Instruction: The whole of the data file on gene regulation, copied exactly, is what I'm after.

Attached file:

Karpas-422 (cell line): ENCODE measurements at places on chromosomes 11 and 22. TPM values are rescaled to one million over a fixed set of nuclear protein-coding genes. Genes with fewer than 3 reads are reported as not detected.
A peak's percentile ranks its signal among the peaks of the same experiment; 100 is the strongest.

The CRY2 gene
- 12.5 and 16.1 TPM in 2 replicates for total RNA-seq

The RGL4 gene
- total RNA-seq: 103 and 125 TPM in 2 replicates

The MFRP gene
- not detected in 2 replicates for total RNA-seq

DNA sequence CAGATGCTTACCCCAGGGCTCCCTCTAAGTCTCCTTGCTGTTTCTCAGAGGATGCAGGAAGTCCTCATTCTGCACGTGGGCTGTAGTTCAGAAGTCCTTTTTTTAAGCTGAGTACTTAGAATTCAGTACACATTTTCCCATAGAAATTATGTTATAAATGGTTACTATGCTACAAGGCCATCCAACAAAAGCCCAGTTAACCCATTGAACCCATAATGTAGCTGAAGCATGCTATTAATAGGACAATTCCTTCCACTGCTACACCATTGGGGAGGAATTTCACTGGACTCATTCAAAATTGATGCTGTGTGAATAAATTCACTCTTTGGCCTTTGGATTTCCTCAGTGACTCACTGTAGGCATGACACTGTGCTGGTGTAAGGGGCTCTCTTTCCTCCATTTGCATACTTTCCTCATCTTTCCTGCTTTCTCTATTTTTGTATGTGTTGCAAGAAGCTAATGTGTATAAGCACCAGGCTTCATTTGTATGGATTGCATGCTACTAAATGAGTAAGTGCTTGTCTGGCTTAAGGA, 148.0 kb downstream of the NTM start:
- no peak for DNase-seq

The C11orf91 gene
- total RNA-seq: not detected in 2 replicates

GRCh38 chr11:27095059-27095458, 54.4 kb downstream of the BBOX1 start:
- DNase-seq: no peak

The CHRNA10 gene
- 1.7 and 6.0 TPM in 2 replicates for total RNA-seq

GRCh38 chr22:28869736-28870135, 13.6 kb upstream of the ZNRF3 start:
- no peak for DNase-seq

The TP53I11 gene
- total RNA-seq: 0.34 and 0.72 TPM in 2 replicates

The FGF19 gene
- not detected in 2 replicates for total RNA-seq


Karpas-422 (cell line): ENCODE measurements at places on chromosomes 11 and 22. TPM values are rescaled to one million over a fixed set of nuclear protein-coding genes. Genes with fewer than 3 reads are reported as not detected.
A peak's percentile ranks its signal among the peaks of the same experiment; 100 is the strongest.

The CRY2 gene
- 12.5 and 16.1 TPM in 2 replicates for total RNA-seq

The RGL4 gene
- total RNA-seq: 103 and 125 TPM in 2 replicates

The MFRP gene
- not detected in 2 replicates for total RNA-seq

DNA sequence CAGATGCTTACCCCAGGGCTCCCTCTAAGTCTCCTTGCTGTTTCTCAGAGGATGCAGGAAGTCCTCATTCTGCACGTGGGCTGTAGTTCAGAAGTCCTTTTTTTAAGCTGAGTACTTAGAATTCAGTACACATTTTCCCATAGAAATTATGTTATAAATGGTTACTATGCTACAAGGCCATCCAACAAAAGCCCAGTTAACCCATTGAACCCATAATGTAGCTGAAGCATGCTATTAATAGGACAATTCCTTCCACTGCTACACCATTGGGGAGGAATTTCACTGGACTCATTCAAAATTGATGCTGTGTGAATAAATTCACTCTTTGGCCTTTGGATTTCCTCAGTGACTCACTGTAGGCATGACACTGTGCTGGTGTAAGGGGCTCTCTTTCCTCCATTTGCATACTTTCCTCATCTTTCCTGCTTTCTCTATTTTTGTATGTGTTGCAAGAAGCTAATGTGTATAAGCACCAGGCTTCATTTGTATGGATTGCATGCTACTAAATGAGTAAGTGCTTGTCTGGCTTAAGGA, 148.0 kb downstream of the NTM start:
- no peak for DNase-seq

The C11orf91 gene
- total RNA-seq: not detected in 2 replicates

GRCh38 chr11:27095059-27095458, 54.4 kb downstream of the BBOX1 start:
- DNase-seq: no peak

The CHRNA10 gene
- 1.7 and 6.0 TPM in 2 replicates for total RNA-seq

GRCh38 chr22:28869736-28870135, 13.6 kb upstream of the ZNRF3 start:
- no peak for DNase-seq

The TP53I11 gene
- total RNA-seq: 0.34 and 0.72 TPM in 2 replicates

The FGF19 gene
- not detected in 2 replicates for total RNA-seq